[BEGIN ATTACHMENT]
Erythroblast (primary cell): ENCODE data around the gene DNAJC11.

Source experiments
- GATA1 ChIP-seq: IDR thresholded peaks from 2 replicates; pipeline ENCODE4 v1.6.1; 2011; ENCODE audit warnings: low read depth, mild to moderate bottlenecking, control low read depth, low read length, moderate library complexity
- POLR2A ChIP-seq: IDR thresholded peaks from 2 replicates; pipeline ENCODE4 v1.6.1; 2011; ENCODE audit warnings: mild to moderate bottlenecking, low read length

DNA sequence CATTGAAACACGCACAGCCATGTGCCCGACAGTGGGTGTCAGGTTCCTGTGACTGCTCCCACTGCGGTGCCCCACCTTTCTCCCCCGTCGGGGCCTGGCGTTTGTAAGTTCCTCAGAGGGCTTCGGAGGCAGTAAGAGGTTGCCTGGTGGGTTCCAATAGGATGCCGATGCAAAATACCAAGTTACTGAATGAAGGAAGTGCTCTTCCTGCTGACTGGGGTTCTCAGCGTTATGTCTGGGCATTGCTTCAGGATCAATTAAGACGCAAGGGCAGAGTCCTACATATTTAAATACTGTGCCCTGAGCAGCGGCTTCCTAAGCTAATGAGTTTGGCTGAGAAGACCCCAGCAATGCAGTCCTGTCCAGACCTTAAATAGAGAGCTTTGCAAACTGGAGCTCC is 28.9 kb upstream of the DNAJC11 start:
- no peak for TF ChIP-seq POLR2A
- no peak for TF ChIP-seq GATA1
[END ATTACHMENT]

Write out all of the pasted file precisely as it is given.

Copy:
Erythroblast (primary cell): ENCODE data around the gene DNAJC11.

Source experiments
- GATA1 ChIP-seq: IDR thresholded peaks from 2 replicates; pipeline ENCODE4 v1.6.1; 2011; ENCODE audit warnings: low read depth, mild to moderate bottlenecking, control low read depth, low read length, moderate library complexity
- POLR2A ChIP-seq: IDR thresholded peaks from 2 replicates; pipeline ENCODE4 v1.6.1; 2011; ENCODE audit warnings: mild to moderate bottlenecking, low read length

DNA sequence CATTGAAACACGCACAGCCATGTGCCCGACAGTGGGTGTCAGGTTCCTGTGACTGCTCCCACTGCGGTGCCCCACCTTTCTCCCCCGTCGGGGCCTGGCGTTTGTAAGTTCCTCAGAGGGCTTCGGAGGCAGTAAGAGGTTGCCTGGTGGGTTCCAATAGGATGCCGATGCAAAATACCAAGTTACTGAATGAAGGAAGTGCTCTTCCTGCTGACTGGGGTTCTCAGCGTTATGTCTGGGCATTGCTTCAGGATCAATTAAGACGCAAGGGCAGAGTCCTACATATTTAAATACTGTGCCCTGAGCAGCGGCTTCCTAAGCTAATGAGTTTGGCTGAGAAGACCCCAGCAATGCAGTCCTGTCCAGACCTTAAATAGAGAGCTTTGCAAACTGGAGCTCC is 28.9 kb upstream of the DNAJC11 start:
- no peak for TF ChIP-seq POLR2A
- no peak for TF ChIP-seq GATA1